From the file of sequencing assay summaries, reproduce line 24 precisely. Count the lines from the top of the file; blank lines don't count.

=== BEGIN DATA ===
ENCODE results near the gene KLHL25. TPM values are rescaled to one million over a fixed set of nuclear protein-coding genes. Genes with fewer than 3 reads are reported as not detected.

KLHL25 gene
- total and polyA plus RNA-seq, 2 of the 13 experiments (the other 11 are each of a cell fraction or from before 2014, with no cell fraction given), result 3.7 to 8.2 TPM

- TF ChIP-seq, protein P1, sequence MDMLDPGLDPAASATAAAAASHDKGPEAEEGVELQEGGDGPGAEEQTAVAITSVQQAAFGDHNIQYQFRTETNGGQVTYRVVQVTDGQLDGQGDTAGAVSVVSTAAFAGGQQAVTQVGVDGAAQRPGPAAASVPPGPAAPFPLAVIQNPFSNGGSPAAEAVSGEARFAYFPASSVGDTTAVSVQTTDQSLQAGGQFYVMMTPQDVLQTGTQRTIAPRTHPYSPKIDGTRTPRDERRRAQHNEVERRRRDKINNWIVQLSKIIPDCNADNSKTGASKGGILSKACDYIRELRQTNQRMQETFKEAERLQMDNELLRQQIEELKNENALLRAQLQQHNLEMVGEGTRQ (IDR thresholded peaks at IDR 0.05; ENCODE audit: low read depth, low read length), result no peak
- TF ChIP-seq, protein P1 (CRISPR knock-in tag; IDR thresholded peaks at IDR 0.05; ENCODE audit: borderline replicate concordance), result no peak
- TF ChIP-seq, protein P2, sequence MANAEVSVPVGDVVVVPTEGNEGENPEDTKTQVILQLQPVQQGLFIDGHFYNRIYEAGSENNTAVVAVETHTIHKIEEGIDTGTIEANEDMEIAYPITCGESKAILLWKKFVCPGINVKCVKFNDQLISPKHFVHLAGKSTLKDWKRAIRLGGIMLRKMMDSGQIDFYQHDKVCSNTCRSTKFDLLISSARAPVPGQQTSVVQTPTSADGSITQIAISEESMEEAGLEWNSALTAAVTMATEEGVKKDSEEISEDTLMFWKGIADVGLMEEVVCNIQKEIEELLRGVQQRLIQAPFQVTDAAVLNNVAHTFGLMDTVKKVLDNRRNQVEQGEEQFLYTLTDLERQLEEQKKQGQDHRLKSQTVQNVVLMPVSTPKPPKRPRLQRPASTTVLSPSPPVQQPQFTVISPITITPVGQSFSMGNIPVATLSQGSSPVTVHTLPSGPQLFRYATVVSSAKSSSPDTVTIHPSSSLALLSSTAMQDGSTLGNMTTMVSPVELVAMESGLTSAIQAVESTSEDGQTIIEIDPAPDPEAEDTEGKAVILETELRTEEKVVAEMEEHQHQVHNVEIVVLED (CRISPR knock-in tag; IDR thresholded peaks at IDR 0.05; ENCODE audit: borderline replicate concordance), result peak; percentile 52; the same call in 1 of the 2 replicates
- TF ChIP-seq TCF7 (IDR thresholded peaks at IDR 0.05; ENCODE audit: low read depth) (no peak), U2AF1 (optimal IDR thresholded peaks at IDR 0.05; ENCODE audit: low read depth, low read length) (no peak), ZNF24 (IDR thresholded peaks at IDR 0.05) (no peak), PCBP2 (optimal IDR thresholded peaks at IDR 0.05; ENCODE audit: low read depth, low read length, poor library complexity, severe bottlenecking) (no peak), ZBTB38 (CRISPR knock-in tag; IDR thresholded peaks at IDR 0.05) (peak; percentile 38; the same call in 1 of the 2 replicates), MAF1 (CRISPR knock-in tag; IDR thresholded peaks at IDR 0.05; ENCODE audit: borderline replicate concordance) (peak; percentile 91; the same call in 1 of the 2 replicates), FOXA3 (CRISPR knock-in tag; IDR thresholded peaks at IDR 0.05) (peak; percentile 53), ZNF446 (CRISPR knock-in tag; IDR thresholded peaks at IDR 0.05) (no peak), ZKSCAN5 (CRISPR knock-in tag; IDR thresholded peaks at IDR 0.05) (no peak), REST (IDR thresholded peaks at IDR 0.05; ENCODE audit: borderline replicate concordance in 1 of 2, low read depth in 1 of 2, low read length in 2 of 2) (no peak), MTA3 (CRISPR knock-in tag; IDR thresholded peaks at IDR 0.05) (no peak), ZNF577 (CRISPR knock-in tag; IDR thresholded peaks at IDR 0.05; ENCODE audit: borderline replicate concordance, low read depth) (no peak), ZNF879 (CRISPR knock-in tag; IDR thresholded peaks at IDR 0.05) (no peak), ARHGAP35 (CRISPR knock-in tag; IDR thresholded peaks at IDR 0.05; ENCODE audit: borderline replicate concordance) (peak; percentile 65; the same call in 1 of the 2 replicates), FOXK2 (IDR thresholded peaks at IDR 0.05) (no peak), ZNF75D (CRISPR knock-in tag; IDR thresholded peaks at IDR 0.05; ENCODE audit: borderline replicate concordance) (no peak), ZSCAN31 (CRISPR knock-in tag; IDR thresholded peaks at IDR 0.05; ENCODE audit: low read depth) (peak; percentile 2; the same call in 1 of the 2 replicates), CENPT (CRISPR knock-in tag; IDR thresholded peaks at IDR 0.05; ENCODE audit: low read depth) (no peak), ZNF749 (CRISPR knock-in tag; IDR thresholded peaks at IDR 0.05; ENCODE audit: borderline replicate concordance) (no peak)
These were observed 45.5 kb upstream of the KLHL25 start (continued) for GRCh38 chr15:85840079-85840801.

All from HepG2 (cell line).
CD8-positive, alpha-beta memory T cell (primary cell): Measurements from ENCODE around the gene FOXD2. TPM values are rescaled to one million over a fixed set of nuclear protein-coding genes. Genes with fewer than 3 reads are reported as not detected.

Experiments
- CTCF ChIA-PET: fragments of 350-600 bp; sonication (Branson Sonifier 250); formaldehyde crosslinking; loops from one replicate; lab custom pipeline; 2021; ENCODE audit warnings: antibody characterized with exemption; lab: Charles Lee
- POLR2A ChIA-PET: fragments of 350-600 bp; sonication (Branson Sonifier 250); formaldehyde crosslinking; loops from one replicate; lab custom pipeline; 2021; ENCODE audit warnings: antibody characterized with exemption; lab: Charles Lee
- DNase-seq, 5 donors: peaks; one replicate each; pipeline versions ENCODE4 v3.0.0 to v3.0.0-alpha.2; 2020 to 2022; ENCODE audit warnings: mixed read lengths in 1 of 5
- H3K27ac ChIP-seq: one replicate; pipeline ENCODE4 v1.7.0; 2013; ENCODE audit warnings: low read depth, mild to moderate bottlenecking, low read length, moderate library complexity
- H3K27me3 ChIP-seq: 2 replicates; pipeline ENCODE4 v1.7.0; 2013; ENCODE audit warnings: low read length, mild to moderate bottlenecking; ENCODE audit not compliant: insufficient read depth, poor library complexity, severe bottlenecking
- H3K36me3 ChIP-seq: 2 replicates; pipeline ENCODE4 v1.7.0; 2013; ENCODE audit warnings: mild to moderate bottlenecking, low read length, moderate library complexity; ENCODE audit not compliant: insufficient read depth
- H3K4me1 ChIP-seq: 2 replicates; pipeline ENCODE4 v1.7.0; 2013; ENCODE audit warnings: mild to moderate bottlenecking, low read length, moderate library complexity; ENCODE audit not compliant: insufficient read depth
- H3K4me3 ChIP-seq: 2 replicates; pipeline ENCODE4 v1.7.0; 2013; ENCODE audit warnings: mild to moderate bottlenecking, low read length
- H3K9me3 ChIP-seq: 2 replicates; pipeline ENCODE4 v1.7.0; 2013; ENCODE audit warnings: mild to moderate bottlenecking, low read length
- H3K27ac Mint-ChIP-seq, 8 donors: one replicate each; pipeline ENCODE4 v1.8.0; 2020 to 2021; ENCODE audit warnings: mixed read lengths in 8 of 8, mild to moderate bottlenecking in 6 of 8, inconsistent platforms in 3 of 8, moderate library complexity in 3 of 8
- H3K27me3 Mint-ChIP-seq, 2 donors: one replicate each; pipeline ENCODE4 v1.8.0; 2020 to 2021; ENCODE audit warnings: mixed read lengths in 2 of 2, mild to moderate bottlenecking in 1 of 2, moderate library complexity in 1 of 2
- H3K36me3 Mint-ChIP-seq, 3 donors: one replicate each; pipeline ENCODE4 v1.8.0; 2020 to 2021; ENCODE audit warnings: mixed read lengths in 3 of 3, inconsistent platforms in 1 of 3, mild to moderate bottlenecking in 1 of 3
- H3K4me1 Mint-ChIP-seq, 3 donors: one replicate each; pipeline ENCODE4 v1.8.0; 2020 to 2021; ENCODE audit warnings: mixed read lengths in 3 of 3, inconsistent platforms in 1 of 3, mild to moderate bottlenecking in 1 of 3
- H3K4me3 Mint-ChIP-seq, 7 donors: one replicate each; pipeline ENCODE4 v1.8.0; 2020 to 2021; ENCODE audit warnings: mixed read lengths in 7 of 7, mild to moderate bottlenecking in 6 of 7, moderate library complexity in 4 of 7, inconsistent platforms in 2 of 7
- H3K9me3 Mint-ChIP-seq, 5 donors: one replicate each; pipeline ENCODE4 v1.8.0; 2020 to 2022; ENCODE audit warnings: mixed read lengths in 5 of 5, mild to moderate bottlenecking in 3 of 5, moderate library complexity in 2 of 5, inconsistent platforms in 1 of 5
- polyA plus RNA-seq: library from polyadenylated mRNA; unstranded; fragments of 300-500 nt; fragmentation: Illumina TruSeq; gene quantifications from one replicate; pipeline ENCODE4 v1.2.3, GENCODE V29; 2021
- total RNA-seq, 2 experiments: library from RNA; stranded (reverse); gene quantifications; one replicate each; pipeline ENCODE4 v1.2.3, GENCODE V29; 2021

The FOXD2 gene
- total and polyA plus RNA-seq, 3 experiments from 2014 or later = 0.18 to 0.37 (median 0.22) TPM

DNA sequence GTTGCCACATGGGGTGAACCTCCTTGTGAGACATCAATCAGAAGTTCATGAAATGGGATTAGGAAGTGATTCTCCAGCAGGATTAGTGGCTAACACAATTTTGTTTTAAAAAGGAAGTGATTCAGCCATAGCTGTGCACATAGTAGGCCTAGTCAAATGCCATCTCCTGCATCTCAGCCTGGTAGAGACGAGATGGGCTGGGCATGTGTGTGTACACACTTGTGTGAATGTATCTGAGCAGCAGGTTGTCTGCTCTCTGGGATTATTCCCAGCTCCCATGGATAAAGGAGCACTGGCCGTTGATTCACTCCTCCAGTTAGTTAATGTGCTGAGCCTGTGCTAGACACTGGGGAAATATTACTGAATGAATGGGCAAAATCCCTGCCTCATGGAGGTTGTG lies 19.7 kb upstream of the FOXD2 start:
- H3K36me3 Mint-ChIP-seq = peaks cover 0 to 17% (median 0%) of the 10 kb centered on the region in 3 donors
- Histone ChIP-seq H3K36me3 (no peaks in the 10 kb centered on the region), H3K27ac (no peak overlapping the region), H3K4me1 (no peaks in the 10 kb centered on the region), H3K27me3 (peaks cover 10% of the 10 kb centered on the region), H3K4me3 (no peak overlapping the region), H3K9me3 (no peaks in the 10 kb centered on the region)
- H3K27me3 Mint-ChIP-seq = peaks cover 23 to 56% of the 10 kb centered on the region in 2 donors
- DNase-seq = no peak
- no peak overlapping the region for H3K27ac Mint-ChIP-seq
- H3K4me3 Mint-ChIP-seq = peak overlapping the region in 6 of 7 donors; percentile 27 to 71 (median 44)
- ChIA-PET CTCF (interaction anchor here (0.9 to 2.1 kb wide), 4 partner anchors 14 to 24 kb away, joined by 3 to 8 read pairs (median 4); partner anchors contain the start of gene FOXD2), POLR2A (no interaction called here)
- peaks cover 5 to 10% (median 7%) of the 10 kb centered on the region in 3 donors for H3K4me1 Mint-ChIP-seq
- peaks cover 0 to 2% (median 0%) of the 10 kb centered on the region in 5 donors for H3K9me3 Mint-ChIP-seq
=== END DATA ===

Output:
- H3K4me1 Mint-ChIP-seq, 3 donors: one replicate each; pipeline ENCODE4 v1.8.0; 2020 to 2021; ENCODE audit warnings: mixed read lengths in 3 of 3, inconsistent platforms in 1 of 3, mild to moderate bottlenecking in 1 of 3